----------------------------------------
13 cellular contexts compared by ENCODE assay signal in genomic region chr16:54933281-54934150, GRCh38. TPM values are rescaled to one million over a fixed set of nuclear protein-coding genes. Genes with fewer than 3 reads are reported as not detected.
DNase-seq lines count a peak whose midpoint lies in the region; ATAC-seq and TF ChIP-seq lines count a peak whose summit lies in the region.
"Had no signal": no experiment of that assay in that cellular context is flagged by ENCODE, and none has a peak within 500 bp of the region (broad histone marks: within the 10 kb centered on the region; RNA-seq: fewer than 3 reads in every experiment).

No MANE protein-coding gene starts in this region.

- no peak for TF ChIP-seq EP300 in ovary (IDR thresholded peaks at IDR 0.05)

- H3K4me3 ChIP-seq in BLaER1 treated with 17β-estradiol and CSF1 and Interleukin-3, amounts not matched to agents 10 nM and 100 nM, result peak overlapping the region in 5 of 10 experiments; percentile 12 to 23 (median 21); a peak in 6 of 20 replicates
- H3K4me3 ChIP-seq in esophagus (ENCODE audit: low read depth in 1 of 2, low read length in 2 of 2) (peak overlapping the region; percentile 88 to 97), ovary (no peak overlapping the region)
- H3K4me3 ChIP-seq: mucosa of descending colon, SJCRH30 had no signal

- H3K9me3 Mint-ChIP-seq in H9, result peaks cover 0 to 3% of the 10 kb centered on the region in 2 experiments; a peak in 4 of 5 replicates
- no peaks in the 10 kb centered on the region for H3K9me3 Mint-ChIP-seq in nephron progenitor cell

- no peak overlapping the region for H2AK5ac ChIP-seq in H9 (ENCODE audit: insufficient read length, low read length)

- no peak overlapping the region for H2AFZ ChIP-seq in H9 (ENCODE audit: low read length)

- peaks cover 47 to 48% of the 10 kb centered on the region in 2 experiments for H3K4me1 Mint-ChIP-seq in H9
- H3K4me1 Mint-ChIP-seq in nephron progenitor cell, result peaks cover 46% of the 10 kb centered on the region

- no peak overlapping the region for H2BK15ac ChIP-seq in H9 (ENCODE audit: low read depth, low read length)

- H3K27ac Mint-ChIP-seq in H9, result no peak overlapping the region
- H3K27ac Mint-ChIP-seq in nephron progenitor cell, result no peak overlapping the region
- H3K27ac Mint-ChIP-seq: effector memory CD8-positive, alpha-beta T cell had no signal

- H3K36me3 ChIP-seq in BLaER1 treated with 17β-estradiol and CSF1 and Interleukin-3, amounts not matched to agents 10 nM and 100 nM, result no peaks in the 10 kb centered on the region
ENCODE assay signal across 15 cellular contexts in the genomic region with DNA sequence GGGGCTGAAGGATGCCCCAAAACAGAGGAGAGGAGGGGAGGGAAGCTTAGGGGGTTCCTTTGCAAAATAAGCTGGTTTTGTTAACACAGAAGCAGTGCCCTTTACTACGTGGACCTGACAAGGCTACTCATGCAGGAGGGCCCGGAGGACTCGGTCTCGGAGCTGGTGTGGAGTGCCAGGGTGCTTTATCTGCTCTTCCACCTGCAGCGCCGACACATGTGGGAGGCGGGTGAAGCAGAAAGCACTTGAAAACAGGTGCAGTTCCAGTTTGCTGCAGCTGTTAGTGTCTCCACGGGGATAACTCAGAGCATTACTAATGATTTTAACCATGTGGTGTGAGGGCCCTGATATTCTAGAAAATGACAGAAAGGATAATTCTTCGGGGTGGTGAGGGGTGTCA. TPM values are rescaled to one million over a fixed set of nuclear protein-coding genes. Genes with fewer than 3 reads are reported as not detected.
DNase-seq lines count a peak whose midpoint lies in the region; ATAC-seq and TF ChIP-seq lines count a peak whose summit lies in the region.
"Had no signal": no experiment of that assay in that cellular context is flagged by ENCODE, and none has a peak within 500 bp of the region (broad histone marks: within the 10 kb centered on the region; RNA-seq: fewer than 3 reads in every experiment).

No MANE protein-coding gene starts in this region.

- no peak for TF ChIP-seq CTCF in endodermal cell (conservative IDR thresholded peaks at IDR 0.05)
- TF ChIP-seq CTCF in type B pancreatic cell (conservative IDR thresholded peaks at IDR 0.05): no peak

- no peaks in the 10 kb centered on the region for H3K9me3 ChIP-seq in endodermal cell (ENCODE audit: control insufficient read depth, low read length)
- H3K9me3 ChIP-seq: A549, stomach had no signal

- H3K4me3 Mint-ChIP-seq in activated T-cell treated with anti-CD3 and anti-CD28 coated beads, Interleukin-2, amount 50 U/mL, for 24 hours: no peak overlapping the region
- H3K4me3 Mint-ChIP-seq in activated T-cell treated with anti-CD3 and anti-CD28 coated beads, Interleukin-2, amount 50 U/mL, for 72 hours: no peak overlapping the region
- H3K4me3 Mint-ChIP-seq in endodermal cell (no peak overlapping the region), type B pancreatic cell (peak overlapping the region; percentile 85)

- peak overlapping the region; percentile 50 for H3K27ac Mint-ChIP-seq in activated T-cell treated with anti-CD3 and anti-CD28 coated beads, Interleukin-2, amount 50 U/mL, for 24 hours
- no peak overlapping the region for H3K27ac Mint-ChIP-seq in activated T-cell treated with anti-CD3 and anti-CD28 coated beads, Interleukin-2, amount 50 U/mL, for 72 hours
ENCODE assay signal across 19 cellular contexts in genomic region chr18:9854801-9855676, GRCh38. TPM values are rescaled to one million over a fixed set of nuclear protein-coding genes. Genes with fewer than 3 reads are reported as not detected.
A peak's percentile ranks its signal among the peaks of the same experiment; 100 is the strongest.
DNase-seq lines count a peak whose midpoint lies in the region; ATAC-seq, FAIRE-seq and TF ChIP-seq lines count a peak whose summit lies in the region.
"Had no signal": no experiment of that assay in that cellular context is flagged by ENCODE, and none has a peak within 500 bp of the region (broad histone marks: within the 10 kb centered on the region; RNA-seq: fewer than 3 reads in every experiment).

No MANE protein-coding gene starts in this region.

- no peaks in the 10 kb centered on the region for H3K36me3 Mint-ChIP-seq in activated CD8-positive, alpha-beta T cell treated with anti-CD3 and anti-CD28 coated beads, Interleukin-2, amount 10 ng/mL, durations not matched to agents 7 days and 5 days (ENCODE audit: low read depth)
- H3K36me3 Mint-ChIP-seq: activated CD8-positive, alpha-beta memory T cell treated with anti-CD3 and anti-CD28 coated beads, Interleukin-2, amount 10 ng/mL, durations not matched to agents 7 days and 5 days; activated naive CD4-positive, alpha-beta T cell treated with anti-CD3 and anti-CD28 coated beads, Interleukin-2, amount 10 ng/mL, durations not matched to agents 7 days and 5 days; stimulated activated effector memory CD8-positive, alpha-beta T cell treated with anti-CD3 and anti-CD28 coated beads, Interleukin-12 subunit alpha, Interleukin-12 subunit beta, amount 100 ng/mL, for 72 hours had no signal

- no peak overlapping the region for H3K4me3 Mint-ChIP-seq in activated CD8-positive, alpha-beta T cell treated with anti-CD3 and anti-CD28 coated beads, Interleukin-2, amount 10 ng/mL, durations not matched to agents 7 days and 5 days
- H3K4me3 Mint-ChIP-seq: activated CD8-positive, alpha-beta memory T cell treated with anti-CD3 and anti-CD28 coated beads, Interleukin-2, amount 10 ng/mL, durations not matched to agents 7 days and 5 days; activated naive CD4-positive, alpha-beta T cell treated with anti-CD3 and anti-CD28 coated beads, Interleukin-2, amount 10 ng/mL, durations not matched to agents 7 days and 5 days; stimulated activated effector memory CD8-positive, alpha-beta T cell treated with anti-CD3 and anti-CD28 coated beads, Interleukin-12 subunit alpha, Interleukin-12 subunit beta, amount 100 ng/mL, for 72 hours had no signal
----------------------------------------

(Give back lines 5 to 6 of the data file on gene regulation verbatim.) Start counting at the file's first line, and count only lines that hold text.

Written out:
- no peak for TF ChIP-seq EP300 in ovary (IDR thresholded peaks at IDR 0.05)

- H3K4me3 ChIP-seq in BLaER1 treated with 17β-estradiol and CSF1 and Interleukin-3, amounts not matched to agents 10 nM and 100 nM, result peak overlapping the region in 5 of 10 experiments; percentile 12 to 23 (median 21); a peak in 6 of 20 replicates